Understanding of the light-driven lifestyle is often extrapolated from research on tractable non-photosynthetic organisms. However, this approach leaves many holes and misinterpretations in our perception of photosynthesis. This seminar will describe the use of next generation sequencing paired with massive collections of mutants to elucidate genetic unknowns of model photosynthetic cyanobacteria Synechococcus elongatus PCC 7942. The approach allowed for the first genome wide analysis of gene importance in a photosynthetic organism, and the global determination of essential intergenic regions. It has also served as a powerful dataset for the development of a genome wide metabolic model, which in turn revealed unique facets of S. elongatus biology. Finally, the screening of the library under approximately 50 conditions has resulted in the identification of hundreds of key genes involved in a variety of functions including biofilm formation, predator resistance, and dark survival. This genome wide dataset of the essential and conditionally relevant loci of S. elongatus both improves our understanding of the organisms’ physiology, and more generally allows biological processes to be viewed through a photosynthetic lens.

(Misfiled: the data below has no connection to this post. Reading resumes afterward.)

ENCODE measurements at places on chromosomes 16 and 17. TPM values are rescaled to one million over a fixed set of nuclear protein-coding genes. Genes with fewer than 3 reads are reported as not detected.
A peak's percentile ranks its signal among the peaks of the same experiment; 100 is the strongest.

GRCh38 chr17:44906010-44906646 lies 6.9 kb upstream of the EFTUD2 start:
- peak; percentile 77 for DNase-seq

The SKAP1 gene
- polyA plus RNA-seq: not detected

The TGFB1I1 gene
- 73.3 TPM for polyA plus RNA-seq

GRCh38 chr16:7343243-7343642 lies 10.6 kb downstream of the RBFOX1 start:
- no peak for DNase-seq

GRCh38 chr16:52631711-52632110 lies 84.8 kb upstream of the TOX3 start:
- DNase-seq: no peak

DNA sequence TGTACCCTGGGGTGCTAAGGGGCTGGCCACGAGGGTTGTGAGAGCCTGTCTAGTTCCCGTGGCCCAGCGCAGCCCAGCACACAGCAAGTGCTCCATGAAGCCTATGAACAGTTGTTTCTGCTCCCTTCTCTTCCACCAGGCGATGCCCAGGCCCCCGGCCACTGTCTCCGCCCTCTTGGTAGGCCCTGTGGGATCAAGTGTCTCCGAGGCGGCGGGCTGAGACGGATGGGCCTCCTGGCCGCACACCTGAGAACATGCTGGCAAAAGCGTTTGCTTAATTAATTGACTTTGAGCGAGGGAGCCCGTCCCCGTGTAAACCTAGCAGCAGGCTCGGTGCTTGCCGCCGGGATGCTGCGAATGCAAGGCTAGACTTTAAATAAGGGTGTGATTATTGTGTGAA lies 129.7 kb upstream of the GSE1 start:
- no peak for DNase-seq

Ben Rubin grew up in California, before majoring in Economics, Molecular Biology and Biochemistry at Middlebury College in Vermont. At this point he became fascinated by the potential of photosynthesis to address the intimately linked issues of food and energy. After finishing his Bachelor’s degree, and a brief stint thawing off in Hawaii as a marine biologist, Ben moved to San Diego to work at a biofuels start-up, and eventually to pursue a PhD at UCSD. There he worked in Professor Susan Golden’s Laboratory on the photosynthetic model organism and promising bioproduction organism, Cyanobacteria. In his free time Ben surfs, runs, dances salsa, and reads.